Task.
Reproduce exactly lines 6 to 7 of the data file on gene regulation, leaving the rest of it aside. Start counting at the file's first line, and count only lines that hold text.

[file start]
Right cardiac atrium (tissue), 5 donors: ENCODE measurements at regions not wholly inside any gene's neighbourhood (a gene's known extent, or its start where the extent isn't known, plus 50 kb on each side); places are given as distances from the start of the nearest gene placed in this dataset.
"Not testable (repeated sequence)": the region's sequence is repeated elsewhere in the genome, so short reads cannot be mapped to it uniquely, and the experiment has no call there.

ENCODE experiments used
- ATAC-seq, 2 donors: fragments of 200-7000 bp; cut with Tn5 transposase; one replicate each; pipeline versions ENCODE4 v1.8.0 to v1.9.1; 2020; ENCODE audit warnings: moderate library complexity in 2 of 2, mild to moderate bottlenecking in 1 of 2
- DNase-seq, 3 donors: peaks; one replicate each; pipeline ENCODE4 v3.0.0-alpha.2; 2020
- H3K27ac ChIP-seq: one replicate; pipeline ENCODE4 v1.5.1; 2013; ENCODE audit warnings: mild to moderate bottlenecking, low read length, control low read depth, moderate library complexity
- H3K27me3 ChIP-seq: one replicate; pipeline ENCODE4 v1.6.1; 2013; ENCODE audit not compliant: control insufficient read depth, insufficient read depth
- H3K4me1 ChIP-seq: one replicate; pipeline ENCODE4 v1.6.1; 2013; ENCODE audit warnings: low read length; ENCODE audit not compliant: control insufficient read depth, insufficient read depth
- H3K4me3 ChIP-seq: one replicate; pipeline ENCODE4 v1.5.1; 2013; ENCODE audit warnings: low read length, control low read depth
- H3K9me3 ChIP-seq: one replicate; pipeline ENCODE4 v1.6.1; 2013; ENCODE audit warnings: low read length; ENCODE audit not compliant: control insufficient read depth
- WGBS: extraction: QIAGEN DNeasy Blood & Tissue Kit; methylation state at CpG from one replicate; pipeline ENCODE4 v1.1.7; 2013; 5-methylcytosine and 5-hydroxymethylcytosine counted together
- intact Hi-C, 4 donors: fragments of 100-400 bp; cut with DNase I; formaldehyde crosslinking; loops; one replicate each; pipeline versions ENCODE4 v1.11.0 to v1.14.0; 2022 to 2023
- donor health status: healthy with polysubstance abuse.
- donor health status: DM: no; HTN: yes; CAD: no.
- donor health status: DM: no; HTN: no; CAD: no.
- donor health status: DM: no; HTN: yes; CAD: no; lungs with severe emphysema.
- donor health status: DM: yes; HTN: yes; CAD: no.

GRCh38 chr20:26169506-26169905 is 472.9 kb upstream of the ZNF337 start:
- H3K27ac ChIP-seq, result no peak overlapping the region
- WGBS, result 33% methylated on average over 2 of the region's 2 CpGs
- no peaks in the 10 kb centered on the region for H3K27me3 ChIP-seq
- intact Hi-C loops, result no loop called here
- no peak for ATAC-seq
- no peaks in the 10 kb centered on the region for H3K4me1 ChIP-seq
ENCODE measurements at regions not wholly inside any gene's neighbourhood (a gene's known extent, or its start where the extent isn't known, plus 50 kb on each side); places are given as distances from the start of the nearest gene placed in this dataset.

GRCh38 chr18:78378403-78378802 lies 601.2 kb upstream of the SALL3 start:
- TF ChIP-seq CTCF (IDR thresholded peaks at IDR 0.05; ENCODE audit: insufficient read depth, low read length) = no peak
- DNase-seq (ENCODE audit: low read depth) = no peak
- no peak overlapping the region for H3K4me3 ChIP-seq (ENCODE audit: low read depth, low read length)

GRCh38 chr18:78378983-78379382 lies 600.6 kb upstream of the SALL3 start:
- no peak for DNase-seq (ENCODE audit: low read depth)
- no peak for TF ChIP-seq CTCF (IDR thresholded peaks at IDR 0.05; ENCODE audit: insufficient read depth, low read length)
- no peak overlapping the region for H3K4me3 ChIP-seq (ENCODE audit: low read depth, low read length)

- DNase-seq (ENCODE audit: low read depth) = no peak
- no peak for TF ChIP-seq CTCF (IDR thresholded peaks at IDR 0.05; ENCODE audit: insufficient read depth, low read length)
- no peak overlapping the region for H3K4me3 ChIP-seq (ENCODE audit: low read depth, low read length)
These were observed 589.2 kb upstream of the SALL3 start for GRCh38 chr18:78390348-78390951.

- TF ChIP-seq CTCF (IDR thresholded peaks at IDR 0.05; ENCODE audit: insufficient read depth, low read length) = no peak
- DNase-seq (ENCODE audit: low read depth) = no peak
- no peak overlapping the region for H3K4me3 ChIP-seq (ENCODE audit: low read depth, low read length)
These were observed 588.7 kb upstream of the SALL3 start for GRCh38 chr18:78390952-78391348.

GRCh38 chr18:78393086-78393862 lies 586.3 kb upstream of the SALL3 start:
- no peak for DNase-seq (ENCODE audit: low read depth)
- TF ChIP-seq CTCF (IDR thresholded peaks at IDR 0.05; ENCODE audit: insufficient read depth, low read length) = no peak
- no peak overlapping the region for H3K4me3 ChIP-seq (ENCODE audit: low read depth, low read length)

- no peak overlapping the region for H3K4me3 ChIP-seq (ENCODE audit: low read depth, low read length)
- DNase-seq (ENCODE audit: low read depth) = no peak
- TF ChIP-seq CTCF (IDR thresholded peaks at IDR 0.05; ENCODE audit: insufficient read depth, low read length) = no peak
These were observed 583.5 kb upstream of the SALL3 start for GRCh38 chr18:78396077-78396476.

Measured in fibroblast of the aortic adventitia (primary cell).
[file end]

- H3K27ac ChIP-seq: one replicate; pipeline ENCODE4 v1.5.1; 2013; ENCODE audit warnings: mild to moderate bottlenecking, low read length, control low read depth, moderate library complexity
- H3K27me3 ChIP-seq: one replicate; pipeline ENCODE4 v1.6.1; 2013; ENCODE audit not compliant: control insufficient read depth, insufficient read depth